10 years today!!!
10 successful years here! It's been beyond hard but worth every single second of doing battle (war?) with my brain. It has taken everything I've got and then some to work at managing myself lovingly, thoughtfully, and well, but OMG I can testify that it's been worth every single hard won step. My steps haven't at all been in a straight line, they have been full of mistakes and falls and ups and downs and detours, but I live by the realization that the main thing is to keep practicing and pushing forward because any skill takes forever constant practice in order to improve.
I've posted the following every 6 months for the last few years with a few modifications such as time out from surgery:
High weight: 230 lbs, BMI: 41
Weight for past 8½ years: 116-122 lbs, BMI: 20.3
What has been working for me with maintaining my weight loss, just me because everyone is different and needs to find their own path:
I acknowledged that surgery does not operate on the mind or the emotions.
I made a commitment to learning how to manage my mind rather than it managing me.
I looked for and have an excellent therapist who is kind, validating, insightful, skilled, and firm- he doesn't let me weasel.
I had accountability buddies for the first two years. They didn't let me weasel either.
I have sought out and seek whatever other support I could and can find and put it to use.
What I'm practicing and will have to work on forever:
Keeping my feet moving literally and figuratively no matter what, no excuses, no vacations, no matter what I feel like or am thinking or how much my head is having a temper tantrum or what my life cir****tances are.
Embracing the challenge as an opportunity.
The work begins with me and is solely up to me, my responsibility, my choice.
Motivation doesn't happen waiting for it.
It takes commitment, determination, consistency, and perseverance over time. Mindfulness, one day, sometimes one minute, sometimes one second at a time.
Staying focused on goals and concrete results even when I forget what they are and have to operate on blind faith stumbling forward.
Making mistakes part of my music.
Being gentle and forgiving of myself when I slip.
Forgiving myself lots (did I say lots?) for being an imperfect human.
Has it been the hardest work I've ever done? Oh, my good lord, yes. Has it been the most worthwhile? Yes, beyond yes, way way way beyond yes.
Have I been perfect? Far from. It's been a process of learning and practicing and keeping in front of my nose that it takes only one more time to get up than I fall down.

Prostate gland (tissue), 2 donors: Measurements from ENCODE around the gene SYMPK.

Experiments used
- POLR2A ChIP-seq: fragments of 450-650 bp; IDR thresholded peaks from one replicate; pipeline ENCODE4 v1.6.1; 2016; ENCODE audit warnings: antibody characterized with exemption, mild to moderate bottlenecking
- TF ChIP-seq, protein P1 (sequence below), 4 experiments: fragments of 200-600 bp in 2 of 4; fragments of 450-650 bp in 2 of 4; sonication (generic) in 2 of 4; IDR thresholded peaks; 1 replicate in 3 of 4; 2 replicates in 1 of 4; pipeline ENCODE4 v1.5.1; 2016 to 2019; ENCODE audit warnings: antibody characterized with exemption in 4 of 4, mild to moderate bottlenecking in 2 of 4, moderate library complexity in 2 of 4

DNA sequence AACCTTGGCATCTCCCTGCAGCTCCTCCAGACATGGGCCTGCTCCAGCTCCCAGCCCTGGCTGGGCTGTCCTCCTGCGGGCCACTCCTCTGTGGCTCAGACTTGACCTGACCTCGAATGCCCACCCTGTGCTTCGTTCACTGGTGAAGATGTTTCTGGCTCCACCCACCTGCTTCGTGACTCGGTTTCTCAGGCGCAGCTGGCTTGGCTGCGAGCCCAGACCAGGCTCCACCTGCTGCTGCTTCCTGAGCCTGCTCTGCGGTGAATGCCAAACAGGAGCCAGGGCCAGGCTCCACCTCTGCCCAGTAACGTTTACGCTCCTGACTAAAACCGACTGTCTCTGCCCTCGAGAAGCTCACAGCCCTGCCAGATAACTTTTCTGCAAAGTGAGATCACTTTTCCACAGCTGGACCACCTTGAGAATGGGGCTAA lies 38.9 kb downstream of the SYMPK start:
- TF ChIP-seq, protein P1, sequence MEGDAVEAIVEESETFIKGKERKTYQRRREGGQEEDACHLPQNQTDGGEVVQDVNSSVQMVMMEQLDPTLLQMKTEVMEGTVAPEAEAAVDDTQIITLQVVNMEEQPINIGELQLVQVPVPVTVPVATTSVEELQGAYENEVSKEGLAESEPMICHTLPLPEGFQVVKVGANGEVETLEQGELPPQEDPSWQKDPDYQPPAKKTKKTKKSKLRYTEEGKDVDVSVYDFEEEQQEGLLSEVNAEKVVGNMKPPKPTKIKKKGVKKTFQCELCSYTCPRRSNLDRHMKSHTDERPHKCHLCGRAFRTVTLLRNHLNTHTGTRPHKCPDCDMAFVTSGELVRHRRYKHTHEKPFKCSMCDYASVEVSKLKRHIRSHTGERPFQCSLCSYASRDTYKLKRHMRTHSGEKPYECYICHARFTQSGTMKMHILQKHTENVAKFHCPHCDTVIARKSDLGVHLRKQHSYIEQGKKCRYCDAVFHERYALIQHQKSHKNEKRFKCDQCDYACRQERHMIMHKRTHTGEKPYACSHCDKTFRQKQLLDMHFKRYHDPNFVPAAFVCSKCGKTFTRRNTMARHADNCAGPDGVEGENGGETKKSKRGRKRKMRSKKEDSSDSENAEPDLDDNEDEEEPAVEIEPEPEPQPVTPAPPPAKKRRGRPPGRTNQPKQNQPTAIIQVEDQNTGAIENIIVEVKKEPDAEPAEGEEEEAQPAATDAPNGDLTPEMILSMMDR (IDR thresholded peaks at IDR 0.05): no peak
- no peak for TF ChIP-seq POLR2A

Since childhood I have been an addict with seeking short term destructive self comforting. My family and my childhood were deeply painful. Thank heavens I never got hooked on drugs. I smoked as a teenager until 1990. I've flirted with alcoholism a couple of times. I struggle with impulsive spending. I struggle with depression and anxiety and destructive negative thinking. OMG I fight my addiction to self pity. Eating is my true addiction. My partner says cookbooks are my porn.
My recovery is my highest priority and has been for many years including way before surgery. Working it has gotten easier over time because working with myself constructively is now mostly what I just do. I struggle to practice self compassion. I know I can fall off the wagon in a nanosecond. I practice not beating myself up if I make a mistake. The trick has been catching myself as soon as possible if I do slip.
Very important: I need to emphasize that the following has been only since getting to goal weight and that I developed my maintenance program very gradually, experimenting with where I could be flexible yet not tip myself over into self sabotage. Before I got to goal weight and for a year afterwards I followed the rules absolutely.
What I have done and do since beginning maintenance (the hitting me in the face cold reality of maintenance scared the bejesus out of me):
I weigh myself daily since getting to goal weight and keep myself within a 5 pound margin. I hate hate hate doing the work of losing 2 pounds let alone lots of weight.